Featured Research

from universities, journals, and other organizations

Faster Test For Food Protein That Triggers Celiac Disease

Date:
November 21, 2008
Source:
American Chemical Society
Summary:
Researchers are reporting development of a faster test for identifying the food protein that triggers celiac disease, a difficult-to-diagnose digestive disease involving the inability to digest protein called gluten that occurs in wheat, oats, rye, and barley. The finding could help millions of people avoid diarrhea, bloating, and other symptoms that occur when they unknowingly eat foods containing gluten.

Researchers in Spain and the United Kingdom are reporting development of a faster test for identifying the food protein that triggers celiac disease, a difficult-to-diagnose digestive disease involving the inability to digest protein called gluten that occurs in wheat, oats, rye, and barley. The finding could help millions of people avoid diarrhea, bloating, and other symptoms that occur when they unknowingly eat foods containing gluten.

In the new report, Alex Fragoso, Ciara O'Sullivan and colleagues note that patients with celiac disease can avoid symptoms by avoiding foods that contain gluten. Doing so can be tricky, however, because gluten may be a hidden ingredient in unsuspected foods, such as soy sauce, canned soups, and licorice candy. Some prepared foods list gluten content on package labels, but identifying its presence remains difficult and time-consuming.

The scientists describe development of a new sensor that detects antibodies to the protein gliadin, a component of gluten. Laboratory tests showed that it is superior to the so-called enzyme-linked immunosorbent assay (ELISA), now the standard test for gliadin. It took the new test barely 90 minutes to detect gliadin in the parts per billion range, compared to 8 hours for the ELISA test. Although both tests were equally accurate, the new sensor would be easier to use at food manufacturing plants, the researchers note.


Story Source:

The above story is based on materials provided by American Chemical Society. Note: Materials may be edited for content and length.


Journal Reference:

  1. Nassef et al. Electrochemical Immunosensor for Detection of Celiac Disease Toxic Gliadin in Foodstuff. Analytical Chemistry, 2008 DOI: 10.1021/ac801620j

Cite This Page:

American Chemical Society. "Faster Test For Food Protein That Triggers Celiac Disease." ScienceDaily. ScienceDaily, 21 November 2008. <www.sciencedaily.com/releases/2008/11/081117095103.htm>.
American Chemical Society. (2008, November 21). Faster Test For Food Protein That Triggers Celiac Disease. ScienceDaily. Retrieved July 31, 2014 from www.sciencedaily.com/releases/2008/11/081117095103.htm
American Chemical Society. "Faster Test For Food Protein That Triggers Celiac Disease." ScienceDaily. www.sciencedaily.com/releases/2008/11/081117095103.htm (accessed July 31, 2014).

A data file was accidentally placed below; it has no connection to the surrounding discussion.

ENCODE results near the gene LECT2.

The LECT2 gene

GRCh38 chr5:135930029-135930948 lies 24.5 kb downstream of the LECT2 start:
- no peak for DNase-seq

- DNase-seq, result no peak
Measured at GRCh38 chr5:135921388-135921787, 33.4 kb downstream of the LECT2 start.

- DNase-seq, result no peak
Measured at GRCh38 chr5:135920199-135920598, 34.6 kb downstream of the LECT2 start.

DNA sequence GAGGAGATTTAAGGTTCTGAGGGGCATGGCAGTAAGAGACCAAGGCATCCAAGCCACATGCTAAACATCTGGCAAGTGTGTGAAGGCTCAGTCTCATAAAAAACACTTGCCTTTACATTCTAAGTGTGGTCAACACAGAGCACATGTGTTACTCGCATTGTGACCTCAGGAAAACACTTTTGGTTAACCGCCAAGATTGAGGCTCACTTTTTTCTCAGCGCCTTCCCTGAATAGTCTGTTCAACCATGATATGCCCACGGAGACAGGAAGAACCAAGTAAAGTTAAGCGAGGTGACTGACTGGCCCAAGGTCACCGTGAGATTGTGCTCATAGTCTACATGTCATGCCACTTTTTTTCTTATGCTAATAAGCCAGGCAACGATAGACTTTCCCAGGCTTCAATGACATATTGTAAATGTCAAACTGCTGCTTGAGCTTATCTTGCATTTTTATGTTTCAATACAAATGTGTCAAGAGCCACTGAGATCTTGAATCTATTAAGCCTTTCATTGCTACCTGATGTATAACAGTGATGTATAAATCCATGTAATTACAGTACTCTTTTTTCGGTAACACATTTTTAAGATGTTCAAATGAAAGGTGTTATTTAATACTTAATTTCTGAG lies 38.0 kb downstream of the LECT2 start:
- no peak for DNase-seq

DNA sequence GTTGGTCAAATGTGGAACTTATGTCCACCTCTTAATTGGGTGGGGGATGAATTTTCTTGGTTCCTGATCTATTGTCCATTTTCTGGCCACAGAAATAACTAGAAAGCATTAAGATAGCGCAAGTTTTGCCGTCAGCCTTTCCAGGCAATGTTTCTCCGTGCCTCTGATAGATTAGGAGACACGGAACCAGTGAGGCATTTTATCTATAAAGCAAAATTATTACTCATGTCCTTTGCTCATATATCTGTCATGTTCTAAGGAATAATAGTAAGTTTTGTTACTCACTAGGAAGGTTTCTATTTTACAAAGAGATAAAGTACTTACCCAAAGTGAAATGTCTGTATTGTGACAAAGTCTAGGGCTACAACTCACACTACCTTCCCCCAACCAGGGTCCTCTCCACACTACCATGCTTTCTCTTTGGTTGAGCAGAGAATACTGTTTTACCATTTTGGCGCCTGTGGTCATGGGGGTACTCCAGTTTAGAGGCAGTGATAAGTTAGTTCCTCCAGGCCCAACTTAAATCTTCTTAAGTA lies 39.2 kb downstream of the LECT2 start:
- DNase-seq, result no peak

Share This




More Health & Medicine News

Thursday, July 31, 2014

Featured Research

from universities, journals, and other organizations


Featured Videos

from AP, Reuters, AFP, and other news services

Dangerous Bacteria Kills One in Florida

Dangerous Bacteria Kills One in Florida

AP (July 31, 2014) Sarasota County, Florida health officials have issued a warning against eating raw oysters and exposing open wounds to coastal and inland waters after a dangerous bacteria killed one person and made another sick. (July 31) Video provided by AP
Powered by NewsLook.com
Health Insurers' Profits Slide

Health Insurers' Profits Slide

Reuters - Business Video Online (July 30, 2014) Obamacare-related costs were said to be behind the profit plunge at Wellpoint and Humana, but Wellpoint sees the new exchanges boosting its earnings for the full year. Fred Katayama reports. Video provided by Reuters
Powered by NewsLook.com
Peace Corps Pulls Workers From W. Africa Over Ebola Fears

Peace Corps Pulls Workers From W. Africa Over Ebola Fears

Newsy (July 30, 2014) The Peace Corps is one of several U.S.-based organizations to pull workers out of West Africa because of the Ebola outbreak. Video provided by Newsy
Powered by NewsLook.com
Weather Kills 2K A Year, But Storms Aren't The Main Offender

Weather Kills 2K A Year, But Storms Aren't The Main Offender

Newsy (July 30, 2014) Health officials say 2,000 deaths occur each year in the U.S. due to weather, but it's excessive heat and cold that claim the most lives. Video provided by Newsy
Powered by NewsLook.com

Search ScienceDaily

Number of stories in archives: 140,361

Find with keyword(s):
Enter a keyword or phrase to search ScienceDaily for related topics and research stories.

Save/Print:
Share:

Breaking News:
from the past week

In Other News

... from NewsDaily.com

Science News

Health News

Environment News

Technology News



    Save/Print:
    Share:

    Free Subscriptions


    Get the latest science news with ScienceDaily's free email newsletters, updated daily and weekly. Or view hourly updated newsfeeds in your RSS reader:

    Get Social & Mobile


    Keep up to date with the latest news from ScienceDaily via social networks and mobile apps:

    Have Feedback?


    Tell us what you think of ScienceDaily -- we welcome both positive and negative comments. Have any problems using the site? Questions?
    Mobile: iPhone Android Web
    Follow: Facebook Twitter Google+
    Subscribe: RSS Feeds Email Newsletters
    Latest Headlines Health & Medicine Mind & Brain Space & Time Matter & Energy Computers & Math Plants & Animals Earth & Climate Fossils & Ruins